FROM Betjeman’s first visit to the Isle of Man in the 1930s to his last message of support to the Mananan Festival the year before his death in 1984, a new booklet provides a detailed history of the late Poet Laureate’s relationship with the island he adored.
The booklet has been published by the island’s Betjeman Society, based at the Erin Arts Centre in Port Erin.
Betjeman was patron of the Mananan International Festival and president of the Erin Arts Centre. A plaque commemorates his re-opening of the Erin Arts Centre in the Queen’s Silver Jubilee of 1977.
Fittingly the new booklet, entitled ‘Betjemanx’, includes a foreword by Prince Charles who speaks of the late Poet Laureate’s ‘great affection for [the island’s] stunning scenery, its Victorian architecture and its steam and electric railway systems’.
Betjemanx, which takes its name from a Manx-inspired pseudonym the poet used in some of his correspondence, has been compiled by John R Bowring, retired Douglas borough librarian and archivist for the island branch of the Betjeman Society.
The author tells how JB was first encouraged to visit the Isle of Man by fellow poet WH Auden, who was a contemporary at Oxford University.
Betjeman’s first view of the island came quite by accident, however. He was being flown to Ireland in a private plane to visit one of his aristocratic friends when it was forced to divert in thick fog and landed in a field near Ballaugh.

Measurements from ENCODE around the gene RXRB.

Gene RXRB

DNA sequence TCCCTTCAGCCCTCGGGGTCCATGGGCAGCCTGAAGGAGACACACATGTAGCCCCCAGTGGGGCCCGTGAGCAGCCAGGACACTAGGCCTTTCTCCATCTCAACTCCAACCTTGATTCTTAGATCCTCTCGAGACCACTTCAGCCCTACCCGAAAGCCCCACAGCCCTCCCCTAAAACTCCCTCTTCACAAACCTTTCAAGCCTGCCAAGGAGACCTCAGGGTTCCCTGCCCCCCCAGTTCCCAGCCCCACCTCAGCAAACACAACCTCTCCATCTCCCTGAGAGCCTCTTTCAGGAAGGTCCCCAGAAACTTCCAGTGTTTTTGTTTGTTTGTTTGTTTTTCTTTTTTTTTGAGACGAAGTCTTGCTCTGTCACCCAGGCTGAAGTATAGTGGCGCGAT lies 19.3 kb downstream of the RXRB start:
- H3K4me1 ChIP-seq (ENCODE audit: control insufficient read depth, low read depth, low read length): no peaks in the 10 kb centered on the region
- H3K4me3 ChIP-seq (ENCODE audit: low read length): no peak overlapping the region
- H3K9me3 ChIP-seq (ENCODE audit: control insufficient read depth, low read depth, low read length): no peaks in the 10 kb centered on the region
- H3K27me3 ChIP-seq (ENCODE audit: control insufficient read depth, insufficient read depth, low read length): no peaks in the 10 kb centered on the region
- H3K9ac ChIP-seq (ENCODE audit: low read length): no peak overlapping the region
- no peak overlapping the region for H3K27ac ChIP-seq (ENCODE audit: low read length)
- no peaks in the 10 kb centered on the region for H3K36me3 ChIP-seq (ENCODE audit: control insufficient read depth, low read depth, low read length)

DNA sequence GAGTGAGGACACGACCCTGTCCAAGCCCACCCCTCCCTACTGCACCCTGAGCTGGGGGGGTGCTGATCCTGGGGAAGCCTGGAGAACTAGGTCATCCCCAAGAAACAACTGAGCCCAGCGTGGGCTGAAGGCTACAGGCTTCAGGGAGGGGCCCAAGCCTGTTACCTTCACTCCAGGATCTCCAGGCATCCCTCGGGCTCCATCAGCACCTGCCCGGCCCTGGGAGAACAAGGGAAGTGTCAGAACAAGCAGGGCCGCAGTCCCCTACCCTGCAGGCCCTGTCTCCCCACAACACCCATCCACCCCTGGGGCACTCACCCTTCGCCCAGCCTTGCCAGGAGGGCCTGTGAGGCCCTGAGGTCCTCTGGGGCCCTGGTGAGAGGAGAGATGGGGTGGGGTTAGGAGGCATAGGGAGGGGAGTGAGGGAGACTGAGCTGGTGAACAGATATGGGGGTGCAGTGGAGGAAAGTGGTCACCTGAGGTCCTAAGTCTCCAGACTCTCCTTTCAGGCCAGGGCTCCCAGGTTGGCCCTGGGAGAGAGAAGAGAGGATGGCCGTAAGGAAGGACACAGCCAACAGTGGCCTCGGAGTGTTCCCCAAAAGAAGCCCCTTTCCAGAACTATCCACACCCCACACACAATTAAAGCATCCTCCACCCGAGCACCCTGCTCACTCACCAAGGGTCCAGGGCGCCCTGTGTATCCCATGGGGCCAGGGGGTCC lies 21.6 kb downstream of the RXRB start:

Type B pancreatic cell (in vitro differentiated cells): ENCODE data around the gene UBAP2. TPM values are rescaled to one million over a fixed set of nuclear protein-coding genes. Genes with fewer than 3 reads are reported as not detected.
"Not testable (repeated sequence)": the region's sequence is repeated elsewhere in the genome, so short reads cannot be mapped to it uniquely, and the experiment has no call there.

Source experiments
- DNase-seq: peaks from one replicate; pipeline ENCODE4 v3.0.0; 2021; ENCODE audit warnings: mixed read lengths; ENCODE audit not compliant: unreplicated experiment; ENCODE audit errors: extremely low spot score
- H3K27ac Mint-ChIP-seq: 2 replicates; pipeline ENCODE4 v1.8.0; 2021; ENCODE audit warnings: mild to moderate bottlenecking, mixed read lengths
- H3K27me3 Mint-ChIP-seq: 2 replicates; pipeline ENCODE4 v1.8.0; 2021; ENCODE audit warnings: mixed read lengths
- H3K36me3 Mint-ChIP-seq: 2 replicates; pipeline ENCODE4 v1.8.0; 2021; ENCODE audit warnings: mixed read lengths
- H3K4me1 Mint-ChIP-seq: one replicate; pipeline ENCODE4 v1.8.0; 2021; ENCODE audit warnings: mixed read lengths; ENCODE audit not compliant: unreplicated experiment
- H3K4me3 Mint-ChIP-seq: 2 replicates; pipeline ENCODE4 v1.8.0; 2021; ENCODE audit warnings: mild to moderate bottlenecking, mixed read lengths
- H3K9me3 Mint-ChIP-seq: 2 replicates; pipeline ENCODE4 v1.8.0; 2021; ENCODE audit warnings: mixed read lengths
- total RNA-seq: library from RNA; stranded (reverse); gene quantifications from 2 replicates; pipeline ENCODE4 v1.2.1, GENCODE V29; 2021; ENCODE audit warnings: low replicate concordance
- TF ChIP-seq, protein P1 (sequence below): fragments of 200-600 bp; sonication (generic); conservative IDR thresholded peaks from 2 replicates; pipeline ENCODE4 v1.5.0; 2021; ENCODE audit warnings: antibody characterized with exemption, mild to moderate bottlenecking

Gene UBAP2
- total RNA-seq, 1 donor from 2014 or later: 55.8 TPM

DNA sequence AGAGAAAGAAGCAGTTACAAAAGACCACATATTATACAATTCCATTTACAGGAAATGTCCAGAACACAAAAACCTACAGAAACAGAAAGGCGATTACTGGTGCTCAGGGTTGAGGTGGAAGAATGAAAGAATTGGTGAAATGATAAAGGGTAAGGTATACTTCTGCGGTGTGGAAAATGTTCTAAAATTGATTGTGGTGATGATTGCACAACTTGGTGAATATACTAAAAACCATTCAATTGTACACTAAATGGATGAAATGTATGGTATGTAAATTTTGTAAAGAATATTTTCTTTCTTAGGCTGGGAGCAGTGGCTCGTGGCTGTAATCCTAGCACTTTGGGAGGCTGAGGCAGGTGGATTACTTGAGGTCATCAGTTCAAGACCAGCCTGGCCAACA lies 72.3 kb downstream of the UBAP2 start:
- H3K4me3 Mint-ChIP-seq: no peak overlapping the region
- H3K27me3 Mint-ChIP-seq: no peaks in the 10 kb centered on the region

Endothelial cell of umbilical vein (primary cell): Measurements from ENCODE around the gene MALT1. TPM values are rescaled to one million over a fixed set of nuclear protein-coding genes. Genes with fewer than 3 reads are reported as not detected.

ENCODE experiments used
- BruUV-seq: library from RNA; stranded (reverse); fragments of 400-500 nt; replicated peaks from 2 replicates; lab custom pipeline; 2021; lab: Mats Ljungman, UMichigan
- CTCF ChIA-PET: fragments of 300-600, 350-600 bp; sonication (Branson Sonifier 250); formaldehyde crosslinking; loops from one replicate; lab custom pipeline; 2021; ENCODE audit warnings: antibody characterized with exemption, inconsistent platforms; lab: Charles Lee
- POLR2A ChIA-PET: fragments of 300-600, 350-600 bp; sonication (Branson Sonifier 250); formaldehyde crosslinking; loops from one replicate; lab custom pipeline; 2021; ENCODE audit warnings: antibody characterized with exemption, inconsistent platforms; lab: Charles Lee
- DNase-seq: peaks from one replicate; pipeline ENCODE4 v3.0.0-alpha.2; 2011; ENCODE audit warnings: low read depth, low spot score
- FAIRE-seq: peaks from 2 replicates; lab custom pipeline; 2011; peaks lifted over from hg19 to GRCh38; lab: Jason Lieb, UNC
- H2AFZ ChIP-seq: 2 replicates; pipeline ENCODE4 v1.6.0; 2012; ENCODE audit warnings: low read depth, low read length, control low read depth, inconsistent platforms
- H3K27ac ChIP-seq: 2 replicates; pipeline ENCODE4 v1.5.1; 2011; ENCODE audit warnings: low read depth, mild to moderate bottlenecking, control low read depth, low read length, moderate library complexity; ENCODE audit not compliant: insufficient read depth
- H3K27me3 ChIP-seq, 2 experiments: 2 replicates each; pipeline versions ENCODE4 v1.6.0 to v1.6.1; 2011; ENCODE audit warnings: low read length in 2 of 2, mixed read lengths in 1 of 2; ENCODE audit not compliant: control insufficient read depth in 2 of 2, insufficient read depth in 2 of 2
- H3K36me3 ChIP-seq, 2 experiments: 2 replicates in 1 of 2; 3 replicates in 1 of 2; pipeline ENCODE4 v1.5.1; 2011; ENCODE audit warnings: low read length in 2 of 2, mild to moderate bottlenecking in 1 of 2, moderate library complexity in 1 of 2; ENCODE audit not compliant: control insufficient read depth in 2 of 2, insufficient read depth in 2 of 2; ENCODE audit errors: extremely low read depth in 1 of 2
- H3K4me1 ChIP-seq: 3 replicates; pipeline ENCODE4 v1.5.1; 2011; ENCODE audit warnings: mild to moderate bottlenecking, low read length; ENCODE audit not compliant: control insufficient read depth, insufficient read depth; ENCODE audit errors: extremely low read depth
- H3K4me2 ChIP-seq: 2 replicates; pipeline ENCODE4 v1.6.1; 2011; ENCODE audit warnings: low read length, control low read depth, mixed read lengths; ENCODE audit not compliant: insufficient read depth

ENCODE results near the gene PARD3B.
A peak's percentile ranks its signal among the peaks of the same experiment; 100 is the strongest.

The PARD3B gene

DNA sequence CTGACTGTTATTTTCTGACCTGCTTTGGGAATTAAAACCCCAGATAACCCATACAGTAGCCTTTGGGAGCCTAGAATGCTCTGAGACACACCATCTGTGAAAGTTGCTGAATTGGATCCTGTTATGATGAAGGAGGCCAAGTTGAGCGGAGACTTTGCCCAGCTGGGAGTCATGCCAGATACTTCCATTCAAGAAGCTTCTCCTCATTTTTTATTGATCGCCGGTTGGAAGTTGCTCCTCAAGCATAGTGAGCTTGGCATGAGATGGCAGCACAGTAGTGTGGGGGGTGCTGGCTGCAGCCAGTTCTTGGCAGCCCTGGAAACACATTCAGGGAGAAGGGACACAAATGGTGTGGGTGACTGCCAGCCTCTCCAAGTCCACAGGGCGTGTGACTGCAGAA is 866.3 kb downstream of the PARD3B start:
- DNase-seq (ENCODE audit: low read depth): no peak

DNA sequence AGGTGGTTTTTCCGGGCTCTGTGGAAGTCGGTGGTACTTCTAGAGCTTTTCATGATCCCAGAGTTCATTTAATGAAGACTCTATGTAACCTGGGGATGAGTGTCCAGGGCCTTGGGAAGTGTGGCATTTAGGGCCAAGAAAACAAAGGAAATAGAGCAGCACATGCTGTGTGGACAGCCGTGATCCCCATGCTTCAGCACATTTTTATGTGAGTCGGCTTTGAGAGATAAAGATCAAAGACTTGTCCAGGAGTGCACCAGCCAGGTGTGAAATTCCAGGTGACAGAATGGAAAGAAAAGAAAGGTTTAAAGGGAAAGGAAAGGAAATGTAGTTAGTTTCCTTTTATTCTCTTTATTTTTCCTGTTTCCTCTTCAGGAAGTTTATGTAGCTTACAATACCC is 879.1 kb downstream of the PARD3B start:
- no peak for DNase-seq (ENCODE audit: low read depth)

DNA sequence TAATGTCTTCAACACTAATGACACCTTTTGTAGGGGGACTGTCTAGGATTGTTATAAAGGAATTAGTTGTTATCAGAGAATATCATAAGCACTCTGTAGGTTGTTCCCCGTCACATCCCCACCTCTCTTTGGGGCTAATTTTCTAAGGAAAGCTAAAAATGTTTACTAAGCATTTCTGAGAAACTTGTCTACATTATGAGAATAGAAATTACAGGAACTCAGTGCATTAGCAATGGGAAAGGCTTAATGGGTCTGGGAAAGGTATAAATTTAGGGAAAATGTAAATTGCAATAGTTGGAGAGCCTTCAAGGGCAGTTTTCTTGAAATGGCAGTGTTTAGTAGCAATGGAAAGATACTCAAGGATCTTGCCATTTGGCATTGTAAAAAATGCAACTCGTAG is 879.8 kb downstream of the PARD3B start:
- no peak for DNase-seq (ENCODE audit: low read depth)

JB’s first mention of a visit to the island came in a West of England radio programme of 1938 entitled Visitors where he spoke of having stayed ‘in a little bee farm in a lonely part of the Isle of Man’.
A later visit was the subject of a BBC Third Programme broadcast in 1949 which contrasts the excitement of the dance halls of Douglas with the sun setting as the herring fleet sets out from Peel.
Betjemanx recalls a visit by JB to the Baillie Scott-designed interior of Glencrutchery House in Douglas when the late Manx journalist Eunice Salmond remarked on the similarity of the drawing room to the one portrayed in My Fair Lady.
‘Clever girl’, replied Betjeman. ‘I loaned my book on Baillie Scott to Cecil Beaton when he was designing the sets for My Fair Lady’.
In a column written for the Spectator, JB joked about offering his services as Lieutenant Governor.
During the 1970s, he made a series of visits to the island. In 1970 he made the TV film Look Stranger: Ellan Vannin which was screened on BBC in December that year. The following year he was invited as guest to the Tynwald Day ceremony and in 1976 he gave recitals at the second annual Mananan Festival.
In 1977, he returned to the island, despite visibly suffering from Parkinson’s Disease, to reopen the Erin Arts Centre which had undergone a major refurbishment. He also read from his poetry collection at a Music by Candlelight evening held at St Mark’s, Malew. No one knew it at the time, but this was to be his last visit.
He continued to write messages of support to the Mananan Festival, his last one to director John Bethell coming in 1983, when he wrote: ‘Mananan’s rough coastline delights me still more. I long to hear sea sound and to be with you for your festival.’
Sadly, it was not to be and JB passed away at Trebetherick in Cornwall the following year.
l Betjemanx is available, price £5 (£6 including postage and packing), from Joyce Corlett, secretary and treasurer of the Isle of Man branch of the Betjeman Society at Brayside, Ballafurt Road, Port Erin, or call 833197 .